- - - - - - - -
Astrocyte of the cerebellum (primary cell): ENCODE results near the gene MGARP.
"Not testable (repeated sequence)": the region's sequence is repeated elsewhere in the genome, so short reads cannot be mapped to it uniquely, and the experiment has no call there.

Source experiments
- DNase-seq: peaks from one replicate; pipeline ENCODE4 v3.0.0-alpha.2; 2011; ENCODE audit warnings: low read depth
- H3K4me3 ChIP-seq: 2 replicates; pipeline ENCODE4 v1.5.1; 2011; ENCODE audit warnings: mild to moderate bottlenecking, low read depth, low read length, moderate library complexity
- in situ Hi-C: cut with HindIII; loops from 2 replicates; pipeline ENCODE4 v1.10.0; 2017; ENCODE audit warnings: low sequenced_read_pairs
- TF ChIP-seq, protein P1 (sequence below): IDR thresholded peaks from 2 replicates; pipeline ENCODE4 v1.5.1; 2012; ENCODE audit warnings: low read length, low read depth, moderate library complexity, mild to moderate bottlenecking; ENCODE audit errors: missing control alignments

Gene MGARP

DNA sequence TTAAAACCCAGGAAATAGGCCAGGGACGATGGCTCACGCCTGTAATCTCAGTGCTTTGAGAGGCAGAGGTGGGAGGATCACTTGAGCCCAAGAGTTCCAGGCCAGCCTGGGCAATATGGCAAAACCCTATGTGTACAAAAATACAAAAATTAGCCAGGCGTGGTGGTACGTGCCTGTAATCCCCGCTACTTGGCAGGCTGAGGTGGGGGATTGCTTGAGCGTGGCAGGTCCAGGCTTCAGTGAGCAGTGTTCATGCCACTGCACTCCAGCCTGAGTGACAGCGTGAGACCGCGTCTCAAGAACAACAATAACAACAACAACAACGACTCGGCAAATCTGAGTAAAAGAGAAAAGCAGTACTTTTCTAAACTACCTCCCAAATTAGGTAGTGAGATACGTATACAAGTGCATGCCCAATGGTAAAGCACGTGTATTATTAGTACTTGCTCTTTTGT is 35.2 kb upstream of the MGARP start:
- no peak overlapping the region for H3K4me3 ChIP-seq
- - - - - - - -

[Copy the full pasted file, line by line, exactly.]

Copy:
Astrocyte of the cerebellum (primary cell): ENCODE results near the gene MGARP.
"Not testable (repeated sequence)": the region's sequence is repeated elsewhere in the genome, so short reads cannot be mapped to it uniquely, and the experiment has no call there.

Source experiments
- DNase-seq: peaks from one replicate; pipeline ENCODE4 v3.0.0-alpha.2; 2011; ENCODE audit warnings: low read depth
- H3K4me3 ChIP-seq: 2 replicates; pipeline ENCODE4 v1.5.1; 2011; ENCODE audit warnings: mild to moderate bottlenecking, low read depth, low read length, moderate library complexity
- in situ Hi-C: cut with HindIII; loops from 2 replicates; pipeline ENCODE4 v1.10.0; 2017; ENCODE audit warnings: low sequenced_read_pairs
- TF ChIP-seq, protein P1 (sequence below): IDR thresholded peaks from 2 replicates; pipeline ENCODE4 v1.5.1; 2012; ENCODE audit warnings: low read length, low read depth, moderate library complexity, mild to moderate bottlenecking; ENCODE audit errors: missing control alignments

Gene MGARP

DNA sequence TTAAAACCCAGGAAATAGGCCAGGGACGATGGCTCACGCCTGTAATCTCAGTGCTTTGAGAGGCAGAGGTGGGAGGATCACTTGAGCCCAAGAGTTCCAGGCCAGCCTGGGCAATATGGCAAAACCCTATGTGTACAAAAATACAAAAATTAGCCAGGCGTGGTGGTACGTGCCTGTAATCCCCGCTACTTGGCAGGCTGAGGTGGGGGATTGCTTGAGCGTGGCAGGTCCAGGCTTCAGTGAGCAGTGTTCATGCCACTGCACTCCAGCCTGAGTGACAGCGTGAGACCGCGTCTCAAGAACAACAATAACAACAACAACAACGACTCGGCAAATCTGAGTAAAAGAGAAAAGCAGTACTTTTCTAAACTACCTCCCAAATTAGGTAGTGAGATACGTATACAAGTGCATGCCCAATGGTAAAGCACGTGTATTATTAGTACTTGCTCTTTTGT is 35.2 kb upstream of the MGARP start:
- no peak overlapping the region for H3K4me3 ChIP-seq